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Horner, William George

Horner, William George

(b. Bristol, England, 1786; d. Bath, England, 22 September 1837)


The son of William Horner, a Wesleyan minister, Horner was educated at the Kingswood School, Bristol, where he became an assistant master (stipend £40) at the age of fourteen. After four years he was promoted to headmaster, receiving an additional £10 annually. According to an account given by an “old scholar” in the The History of Kingswood School... By Three Old Boys [A. H. L. Hastings, W. A. Willis, W. P. Workman] (London, 1898), p. 88, the educational regime in his day was somewhat harsh. In 1809 Horner left Bristol to found his own school at Grosvenor Place, Bath, which he kept until his death. He left a widow and several children, one of whom, also named William, carried on the school.

Horner’s only significant contribution to mathematics lay in the method of solving algebraic equations which still bears his name. Contained in a paper submitted to the Royal Society (read by Davies Gilbert on 1 July 1819), “A New Method of Solving Numerical Equations of All Orders by Continuous Approximation,” it was published in the Philosophical Transaction (1819) and was subsequently republished in Ladies’ Diary (1838) and Mathematician (1843). Horner found influential sponsors in J. R. Young of Belfast and Augustus de Morgan, who gave extracts and accounts of the method in their own publications. In consequence of the wide publicity it received, Horner’s method spread rapidly in England but was little used elsewhere in Europe.

Throughout the nineteenth and early twentieth centuries Horner’s method occupied a prominent place in standard English and American textbooks on the theory of equations, although, because of its lack of generality, it has found little favor with modern analysts. With the development of computer methods the subject has declined in importance, but some of Horner’s techniques have been incorporated in courses in numerical analysis.

Briefly, when a real root of an equation has been isolated by any method, it may be calculated by any one of several arithmetical processes. A real root r, of f(x) = 0, is isolated when one finds two real numbers a, b, between which r lies and between which lies no other root of f(x) = 0. Horner’s method consists essentially of successively diminishing the root by the smaller members of successive pairs of positive real numbers.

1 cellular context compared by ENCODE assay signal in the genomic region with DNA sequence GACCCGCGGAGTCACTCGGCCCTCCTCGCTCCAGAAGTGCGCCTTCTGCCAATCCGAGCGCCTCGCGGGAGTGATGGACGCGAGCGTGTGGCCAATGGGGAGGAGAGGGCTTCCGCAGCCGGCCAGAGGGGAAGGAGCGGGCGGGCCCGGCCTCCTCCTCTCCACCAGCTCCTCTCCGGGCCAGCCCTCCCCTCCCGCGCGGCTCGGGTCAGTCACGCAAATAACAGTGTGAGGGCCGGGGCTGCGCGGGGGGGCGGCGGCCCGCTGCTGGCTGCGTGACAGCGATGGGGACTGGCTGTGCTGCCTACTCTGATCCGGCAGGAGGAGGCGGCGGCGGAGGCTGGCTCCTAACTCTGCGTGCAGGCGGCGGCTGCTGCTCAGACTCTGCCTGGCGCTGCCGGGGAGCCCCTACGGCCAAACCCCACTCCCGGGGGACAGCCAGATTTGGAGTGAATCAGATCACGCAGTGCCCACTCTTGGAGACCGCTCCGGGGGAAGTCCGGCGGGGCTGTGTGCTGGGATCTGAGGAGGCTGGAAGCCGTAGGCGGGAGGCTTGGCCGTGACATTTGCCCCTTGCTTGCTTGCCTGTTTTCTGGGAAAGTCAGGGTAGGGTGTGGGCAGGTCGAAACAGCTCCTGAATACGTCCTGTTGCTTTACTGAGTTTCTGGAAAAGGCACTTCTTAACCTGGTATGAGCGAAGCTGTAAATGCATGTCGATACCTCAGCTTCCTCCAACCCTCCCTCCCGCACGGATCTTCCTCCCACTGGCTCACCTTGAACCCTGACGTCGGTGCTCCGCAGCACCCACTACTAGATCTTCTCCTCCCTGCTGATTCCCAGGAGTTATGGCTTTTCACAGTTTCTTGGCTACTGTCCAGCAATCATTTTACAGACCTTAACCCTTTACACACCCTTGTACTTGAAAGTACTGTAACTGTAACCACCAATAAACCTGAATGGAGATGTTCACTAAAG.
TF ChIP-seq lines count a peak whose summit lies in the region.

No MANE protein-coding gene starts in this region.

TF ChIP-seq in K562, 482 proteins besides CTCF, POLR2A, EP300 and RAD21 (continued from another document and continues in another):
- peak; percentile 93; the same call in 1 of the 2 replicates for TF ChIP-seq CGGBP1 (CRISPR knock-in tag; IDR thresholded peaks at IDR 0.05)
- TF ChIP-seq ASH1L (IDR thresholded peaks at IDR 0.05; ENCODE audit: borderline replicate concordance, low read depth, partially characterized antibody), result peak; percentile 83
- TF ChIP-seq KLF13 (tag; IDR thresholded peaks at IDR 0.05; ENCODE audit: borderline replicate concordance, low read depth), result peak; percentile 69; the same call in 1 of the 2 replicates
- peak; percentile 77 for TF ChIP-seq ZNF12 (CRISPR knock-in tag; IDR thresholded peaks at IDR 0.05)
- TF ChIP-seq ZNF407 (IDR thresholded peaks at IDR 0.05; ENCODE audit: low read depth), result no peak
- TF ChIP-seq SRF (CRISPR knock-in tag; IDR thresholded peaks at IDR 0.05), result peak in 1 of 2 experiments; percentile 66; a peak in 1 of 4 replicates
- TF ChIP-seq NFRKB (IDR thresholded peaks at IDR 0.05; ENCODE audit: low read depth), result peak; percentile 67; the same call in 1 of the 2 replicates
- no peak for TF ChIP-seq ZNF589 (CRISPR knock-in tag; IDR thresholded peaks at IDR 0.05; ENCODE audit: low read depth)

and if x = h + y, we have (expanding by Taylor’s theorem)

If this is written

the coefficients cn, cn-1, cn-2,..., c0 in the reduced equation are given by the successive remainders when the given polynomial is divided by (xh), (xh)2, (xh)3,..., (xh)n. In the original account of the method Horner used Arbogast’s derivatives (DϕR, D2ϕR,..., DnϕR). Later he dispensed altogether with the calculus and gave an account of the method in entirely algebraic terms. Successive transformations were carried out in a compact arithmetic form, and the root obtained by a continuous process was correct to any number of places. The computational schema adopted is often referred to as synthetic division. Horner suggested, correctly, that his method could be applied to the extraction of square and cube roots; but his claims that it extended to irrational and transcendental equations were unfounded.

Although Horner’s method was extremely practical for certain classes of equations, the essentials were by no means new; a similar method was developed by the Chinese in the thirteenth century (see J. Needham, Science and Civilisation in China, I [Cambridge, 1959], p. 42). The iterative method devised by Viète (1600) and developed extensively by Newton (1669), which came to be known as the Newton-Raphson method, is applicable also to logarithmic, trigonometric, and other equations. The numerical solution of equations was a popular subject in the early nineteenth century, and in 1804 a gold medal offered by the Società Italiana delle Scienze for an improved solution was won by Paolo Ruffini (... Sopra la determinazione delle radici... [Modena, 1804]). Ruffini’s method was virtually the same as that developed independently by Horner some years later.


I. Original Works. Horner’s writings include “A New Method of Solving Numerical Equations of All Orders by Continuous Approximation,” in Philosophical Transactions of the Royal Society, 109 (1819), 308–335; “Horae arithmeticae,” in T. Leybourn, ed., The Mathematical Repository, V, pt. 2 (London, 1830); and “On Algebraic Transformations,” in Mathmatician (1843).

II. Scondary Literature. Accounts of the method are given by J. R. Young in An Elementary Treatise on Algebra (London, 1826); and The Theory and Solution of Algebraical Equations (London, 1843). Augustus de Morgan described the method in sundry articles, including “On Involution and Evolution,” in The Penny Cyclopaedia, vol. XIII (London, 1839); and “Notices of the Progress of the Problem of Evolution,” in The Companion to the Almanack (London, 1839). See also Florian Cajori, “Horner’s Method of Approximation Anticipated by Ruffini,” in Bulletin of the American Mathematical Society, 17 (1911), 409–414.

Margaret E. Baron

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